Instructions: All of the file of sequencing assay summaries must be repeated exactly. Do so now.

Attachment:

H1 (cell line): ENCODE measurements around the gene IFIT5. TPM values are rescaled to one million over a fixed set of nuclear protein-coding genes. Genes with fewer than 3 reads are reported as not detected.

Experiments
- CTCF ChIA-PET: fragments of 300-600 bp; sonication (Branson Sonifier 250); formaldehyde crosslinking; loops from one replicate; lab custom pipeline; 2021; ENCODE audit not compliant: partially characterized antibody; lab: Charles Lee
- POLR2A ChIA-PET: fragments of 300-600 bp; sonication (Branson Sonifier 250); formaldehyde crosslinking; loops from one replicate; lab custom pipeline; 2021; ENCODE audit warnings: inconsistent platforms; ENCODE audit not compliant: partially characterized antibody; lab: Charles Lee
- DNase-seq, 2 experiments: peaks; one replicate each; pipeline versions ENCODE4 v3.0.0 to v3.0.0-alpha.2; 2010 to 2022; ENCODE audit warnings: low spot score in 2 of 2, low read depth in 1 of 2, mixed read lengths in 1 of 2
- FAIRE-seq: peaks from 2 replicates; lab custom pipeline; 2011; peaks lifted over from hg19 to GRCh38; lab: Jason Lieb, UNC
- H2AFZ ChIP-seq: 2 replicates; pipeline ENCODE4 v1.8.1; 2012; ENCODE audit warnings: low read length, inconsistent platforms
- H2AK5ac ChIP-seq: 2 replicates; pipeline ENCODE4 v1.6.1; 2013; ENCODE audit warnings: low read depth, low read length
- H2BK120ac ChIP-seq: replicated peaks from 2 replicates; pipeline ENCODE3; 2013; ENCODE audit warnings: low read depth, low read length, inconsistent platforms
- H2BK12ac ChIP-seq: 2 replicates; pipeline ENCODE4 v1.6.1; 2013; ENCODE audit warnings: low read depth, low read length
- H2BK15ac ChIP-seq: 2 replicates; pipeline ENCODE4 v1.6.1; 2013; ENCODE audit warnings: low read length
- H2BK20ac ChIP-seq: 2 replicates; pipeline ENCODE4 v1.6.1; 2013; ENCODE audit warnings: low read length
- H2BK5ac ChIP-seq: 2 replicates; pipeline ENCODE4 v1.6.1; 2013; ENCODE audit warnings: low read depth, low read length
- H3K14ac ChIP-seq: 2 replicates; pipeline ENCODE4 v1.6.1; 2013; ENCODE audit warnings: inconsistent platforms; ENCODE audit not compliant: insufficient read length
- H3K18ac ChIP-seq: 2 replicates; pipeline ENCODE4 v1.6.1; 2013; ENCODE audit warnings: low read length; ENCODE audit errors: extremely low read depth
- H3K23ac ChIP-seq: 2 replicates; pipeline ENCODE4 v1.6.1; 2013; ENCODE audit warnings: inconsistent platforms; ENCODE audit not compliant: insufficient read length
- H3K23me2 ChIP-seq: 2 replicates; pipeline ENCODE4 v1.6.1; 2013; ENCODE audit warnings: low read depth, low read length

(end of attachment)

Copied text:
H1 (cell line): ENCODE measurements around the gene IFIT5. TPM values are rescaled to one million over a fixed set of nuclear protein-coding genes. Genes with fewer than 3 reads are reported as not detected.

Experiments
- CTCF ChIA-PET: fragments of 300-600 bp; sonication (Branson Sonifier 250); formaldehyde crosslinking; loops from one replicate; lab custom pipeline; 2021; ENCODE audit not compliant: partially characterized antibody; lab: Charles Lee
- POLR2A ChIA-PET: fragments of 300-600 bp; sonication (Branson Sonifier 250); formaldehyde crosslinking; loops from one replicate; lab custom pipeline; 2021; ENCODE audit warnings: inconsistent platforms; ENCODE audit not compliant: partially characterized antibody; lab: Charles Lee
- DNase-seq, 2 experiments: peaks; one replicate each; pipeline versions ENCODE4 v3.0.0 to v3.0.0-alpha.2; 2010 to 2022; ENCODE audit warnings: low spot score in 2 of 2, low read depth in 1 of 2, mixed read lengths in 1 of 2
- FAIRE-seq: peaks from 2 replicates; lab custom pipeline; 2011; peaks lifted over from hg19 to GRCh38; lab: Jason Lieb, UNC
- H2AFZ ChIP-seq: 2 replicates; pipeline ENCODE4 v1.8.1; 2012; ENCODE audit warnings: low read length, inconsistent platforms
- H2AK5ac ChIP-seq: 2 replicates; pipeline ENCODE4 v1.6.1; 2013; ENCODE audit warnings: low read depth, low read length
- H2BK120ac ChIP-seq: replicated peaks from 2 replicates; pipeline ENCODE3; 2013; ENCODE audit warnings: low read depth, low read length, inconsistent platforms
- H2BK12ac ChIP-seq: 2 replicates; pipeline ENCODE4 v1.6.1; 2013; ENCODE audit warnings: low read depth, low read length
- H2BK15ac ChIP-seq: 2 replicates; pipeline ENCODE4 v1.6.1; 2013; ENCODE audit warnings: low read length
- H2BK20ac ChIP-seq: 2 replicates; pipeline ENCODE4 v1.6.1; 2013; ENCODE audit warnings: low read length
- H2BK5ac ChIP-seq: 2 replicates; pipeline ENCODE4 v1.6.1; 2013; ENCODE audit warnings: low read depth, low read length
- H3K14ac ChIP-seq: 2 replicates; pipeline ENCODE4 v1.6.1; 2013; ENCODE audit warnings: inconsistent platforms; ENCODE audit not compliant: insufficient read length
- H3K18ac ChIP-seq: 2 replicates; pipeline ENCODE4 v1.6.1; 2013; ENCODE audit warnings: low read length; ENCODE audit errors: extremely low read depth
- H3K23ac ChIP-seq: 2 replicates; pipeline ENCODE4 v1.6.1; 2013; ENCODE audit warnings: inconsistent platforms; ENCODE audit not compliant: insufficient read length
- H3K23me2 ChIP-seq: 2 replicates; pipeline ENCODE4 v1.6.1; 2013; ENCODE audit warnings: low read depth, low read length